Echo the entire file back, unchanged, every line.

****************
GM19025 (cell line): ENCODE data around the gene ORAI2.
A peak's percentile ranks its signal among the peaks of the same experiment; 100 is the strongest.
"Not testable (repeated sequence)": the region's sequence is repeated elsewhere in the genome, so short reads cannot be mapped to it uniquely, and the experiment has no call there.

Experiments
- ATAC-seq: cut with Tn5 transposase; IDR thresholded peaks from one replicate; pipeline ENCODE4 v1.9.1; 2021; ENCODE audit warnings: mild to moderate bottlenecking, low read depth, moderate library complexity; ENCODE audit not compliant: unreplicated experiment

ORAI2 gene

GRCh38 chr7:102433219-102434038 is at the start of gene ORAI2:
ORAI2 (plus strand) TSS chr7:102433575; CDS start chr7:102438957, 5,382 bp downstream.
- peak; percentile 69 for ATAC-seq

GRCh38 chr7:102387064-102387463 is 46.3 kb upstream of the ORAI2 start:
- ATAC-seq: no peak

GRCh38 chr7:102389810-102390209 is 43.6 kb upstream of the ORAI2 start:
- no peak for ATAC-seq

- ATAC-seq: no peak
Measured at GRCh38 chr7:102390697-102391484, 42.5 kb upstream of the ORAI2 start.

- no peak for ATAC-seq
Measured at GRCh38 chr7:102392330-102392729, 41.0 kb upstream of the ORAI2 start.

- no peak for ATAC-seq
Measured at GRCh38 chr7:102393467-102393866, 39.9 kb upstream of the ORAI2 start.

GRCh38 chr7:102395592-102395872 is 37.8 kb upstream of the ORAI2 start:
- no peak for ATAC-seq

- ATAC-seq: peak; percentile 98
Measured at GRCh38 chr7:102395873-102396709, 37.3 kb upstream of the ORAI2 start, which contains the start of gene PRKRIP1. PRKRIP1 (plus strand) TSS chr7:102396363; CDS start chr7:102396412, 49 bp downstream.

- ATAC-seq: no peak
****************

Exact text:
GM19025 (cell line): ENCODE data around the gene ORAI2.
A peak's percentile ranks its signal among the peaks of the same experiment; 100 is the strongest.
"Not testable (repeated sequence)": the region's sequence is repeated elsewhere in the genome, so short reads cannot be mapped to it uniquely, and the experiment has no call there.

Experiments
- ATAC-seq: cut with Tn5 transposase; IDR thresholded peaks from one replicate; pipeline ENCODE4 v1.9.1; 2021; ENCODE audit warnings: mild to moderate bottlenecking, low read depth, moderate library complexity; ENCODE audit not compliant: unreplicated experiment

ORAI2 gene

GRCh38 chr7:102433219-102434038 is at the start of gene ORAI2:
ORAI2 (plus strand) TSS chr7:102433575; CDS start chr7:102438957, 5,382 bp downstream.
- peak; percentile 69 for ATAC-seq

GRCh38 chr7:102387064-102387463 is 46.3 kb upstream of the ORAI2 start:
- ATAC-seq: no peak

GRCh38 chr7:102389810-102390209 is 43.6 kb upstream of the ORAI2 start:
- no peak for ATAC-seq

- ATAC-seq: no peak
Measured at GRCh38 chr7:102390697-102391484, 42.5 kb upstream of the ORAI2 start.

- no peak for ATAC-seq
Measured at GRCh38 chr7:102392330-102392729, 41.0 kb upstream of the ORAI2 start.

- no peak for ATAC-seq
Measured at GRCh38 chr7:102393467-102393866, 39.9 kb upstream of the ORAI2 start.

GRCh38 chr7:102395592-102395872 is 37.8 kb upstream of the ORAI2 start:
- no peak for ATAC-seq

- ATAC-seq: peak; percentile 98
Measured at GRCh38 chr7:102395873-102396709, 37.3 kb upstream of the ORAI2 start, which contains the start of gene PRKRIP1. PRKRIP1 (plus strand) TSS chr7:102396363; CDS start chr7:102396412, 49 bp downstream.

- ATAC-seq: no peak